August 10, 2009

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Making the Cut

The landscape is arid. The air parched. Our hero, faltering. John Carter is s...Read More

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A Bright Idea

Utah Universities Give More than Education to the State

By Candace M. Little

August 10, 2009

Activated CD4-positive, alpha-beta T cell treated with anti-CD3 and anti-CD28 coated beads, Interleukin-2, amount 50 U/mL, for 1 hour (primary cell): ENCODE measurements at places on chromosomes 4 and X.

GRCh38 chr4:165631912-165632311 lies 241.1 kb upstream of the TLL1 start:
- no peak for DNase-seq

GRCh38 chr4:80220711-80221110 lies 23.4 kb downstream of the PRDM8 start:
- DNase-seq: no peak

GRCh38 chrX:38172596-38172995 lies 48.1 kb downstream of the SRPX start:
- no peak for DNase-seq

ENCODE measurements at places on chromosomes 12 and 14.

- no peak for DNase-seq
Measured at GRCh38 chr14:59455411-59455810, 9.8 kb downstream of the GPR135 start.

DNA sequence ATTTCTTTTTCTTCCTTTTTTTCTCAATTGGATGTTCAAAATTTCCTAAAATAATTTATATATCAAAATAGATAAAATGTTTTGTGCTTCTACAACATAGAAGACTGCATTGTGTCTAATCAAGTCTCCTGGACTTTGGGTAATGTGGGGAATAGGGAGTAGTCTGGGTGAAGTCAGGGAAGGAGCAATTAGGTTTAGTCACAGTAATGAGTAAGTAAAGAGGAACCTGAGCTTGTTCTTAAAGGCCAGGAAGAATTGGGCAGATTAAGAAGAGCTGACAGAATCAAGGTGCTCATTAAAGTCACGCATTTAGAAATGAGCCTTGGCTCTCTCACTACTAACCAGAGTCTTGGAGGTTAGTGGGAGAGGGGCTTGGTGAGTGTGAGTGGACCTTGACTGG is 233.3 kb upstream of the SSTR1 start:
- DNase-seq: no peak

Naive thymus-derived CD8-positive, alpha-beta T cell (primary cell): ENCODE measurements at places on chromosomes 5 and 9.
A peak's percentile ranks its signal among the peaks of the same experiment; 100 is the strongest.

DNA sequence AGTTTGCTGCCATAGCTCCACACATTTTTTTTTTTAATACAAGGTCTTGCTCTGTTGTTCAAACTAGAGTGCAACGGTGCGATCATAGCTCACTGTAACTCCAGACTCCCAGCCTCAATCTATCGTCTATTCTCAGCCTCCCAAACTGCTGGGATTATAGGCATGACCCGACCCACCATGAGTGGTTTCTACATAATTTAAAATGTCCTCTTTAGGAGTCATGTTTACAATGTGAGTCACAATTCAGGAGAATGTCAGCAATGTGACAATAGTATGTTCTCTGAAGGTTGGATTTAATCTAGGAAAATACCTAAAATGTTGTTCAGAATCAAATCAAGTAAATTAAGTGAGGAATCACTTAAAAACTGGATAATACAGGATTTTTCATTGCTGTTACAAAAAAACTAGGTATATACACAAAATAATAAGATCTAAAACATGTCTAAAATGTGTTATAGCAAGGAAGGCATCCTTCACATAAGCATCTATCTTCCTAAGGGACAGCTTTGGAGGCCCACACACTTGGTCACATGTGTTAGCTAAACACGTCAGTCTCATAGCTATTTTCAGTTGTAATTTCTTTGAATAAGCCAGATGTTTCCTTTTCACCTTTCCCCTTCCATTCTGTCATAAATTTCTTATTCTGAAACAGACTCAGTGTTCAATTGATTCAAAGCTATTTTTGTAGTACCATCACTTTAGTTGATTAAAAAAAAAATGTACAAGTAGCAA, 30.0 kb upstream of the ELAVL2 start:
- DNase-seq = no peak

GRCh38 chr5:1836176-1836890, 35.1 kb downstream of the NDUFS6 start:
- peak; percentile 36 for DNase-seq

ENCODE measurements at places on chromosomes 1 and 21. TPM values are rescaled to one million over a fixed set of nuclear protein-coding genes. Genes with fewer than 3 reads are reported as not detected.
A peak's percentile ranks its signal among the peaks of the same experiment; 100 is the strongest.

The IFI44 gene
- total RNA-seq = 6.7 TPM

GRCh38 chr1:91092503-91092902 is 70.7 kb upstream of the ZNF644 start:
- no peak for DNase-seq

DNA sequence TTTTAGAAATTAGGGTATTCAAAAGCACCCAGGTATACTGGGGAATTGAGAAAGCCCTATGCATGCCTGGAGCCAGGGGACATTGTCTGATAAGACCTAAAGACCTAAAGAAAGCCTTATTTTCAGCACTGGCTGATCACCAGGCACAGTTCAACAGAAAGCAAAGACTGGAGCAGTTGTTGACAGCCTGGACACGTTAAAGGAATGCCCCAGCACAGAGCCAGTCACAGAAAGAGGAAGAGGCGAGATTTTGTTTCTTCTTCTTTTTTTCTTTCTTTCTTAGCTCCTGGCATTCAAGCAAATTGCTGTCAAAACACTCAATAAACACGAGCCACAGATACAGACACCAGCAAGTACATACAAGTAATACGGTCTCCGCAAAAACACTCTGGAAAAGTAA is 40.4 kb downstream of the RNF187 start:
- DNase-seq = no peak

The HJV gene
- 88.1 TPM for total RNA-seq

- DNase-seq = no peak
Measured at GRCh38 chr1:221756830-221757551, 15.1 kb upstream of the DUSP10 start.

Utah is known for some pretty neat inventions, and the universities here are doing their part to continue putting Utah on the map of inventions. The University of Utah (U of U), Brigham Young University (BYU) and Utah State University (USU) all have departments set aside for taking technologies and inventions created at the university and bringing them to the outside world for consumers to use and companies to own. Though the economy has slowed, Utah universities have stayed busy, creating inventions the strength of diamonds, car keys that save lives and even a bit of real-life fairy tale magic. Milennial Disc™ With green initiatives pushing paperless as the new norm, and the convenience of electronically stored information, data storage is huge. Even The Library of Congress is pushing for data storage that will last centuries. Well, M-ARC™ Disc by Millenniata may be the solution. A normal DVD will only last a few years, as threats like low energy burning, heat and humidity disrupt the storage process. M-ARC™ Disc is almost as strong as diamonds, providing a permanent form of storage. Millenniata, a Springville company, is using this BYU technology to etch itself into a $25 billion a year industry. Key2SafeDriving™ Twenty-one percent of fatal teenage car crashes are the result of cell phone usage. Recent laws have been passed to prevent texting while driving, but will teens be able to resist? Key2SafeDriving™ solution is a car key and cell phone software team that makes it impossible for teens (or any distracted driver) to text or talk on their cell phones while driving (also making it possible for parents to relax). With this U of U invention, your teen daughter’s incoming calls will be rerouted to voicemail and when her boyfriend sends a text, he automatically gets one back saying she’ll reply once she has safely reached her destination. InteliCamera Nobody likes road construction—and if it could be done for less time and less money, no one would object—especially InteliSum, a company that sells the InteliCamera that, in one of its first uses, helped cut down construction time by five months and saved $4 million. How does a camera do this? It captures 3-D images of objects, using lidar (a technology similar to radar that uses light instead of radio waves). Lidar produces points and the camera connects them, creating a virtual model. The InteliCamera, invented by USU engineers, was used on a bridge replacement project where its 3-D images of the old bridge were used to build a new bridge completely offsite, to the exact specifications needed. Hydrapel™ In a nutshell, it’s the new and improved Gore Tex. Hydrapel™ is a hydrophobic (water repelling) coating Xeromax Sciences, a Utah research and development company, will soon be using to protect clothing worn by sportsmen, firemen and the United States Military. Instead of applying the coating like a glue or wax covering, Hydrapel™ is a nanocoating that covalently bonds to cloth fibers. This allows longer-lasting water resistance and lets the cloth breathe, providing the user more comfort. Look for Hydrapel™ on some major outdoor clothing brands in the near future. This BYU technology can also be applied to hearing aids, electronics like MP3 players and medical devices for water protection. Glycosan Everyone is into high-definition and 3-D these days—even the Petri dish growers. U of U inventors of Glycosan have done for lab cell cultures what HD TV did for the Superbowl (did we really want to see every detail?). The answer from Glycosan Biosystems lab anyway, is yes. Traditional cell cultures grow flat, but with Glycosan the growth becomes 3-D and cells grow as they would naturally. Scientists can then better see how cells interact and develop. In particular, 3-D cultures help in localization and survivability of transplanted cells, a ground-breaking tool for stem cell research. Or in Superbowl terms—touchdown!
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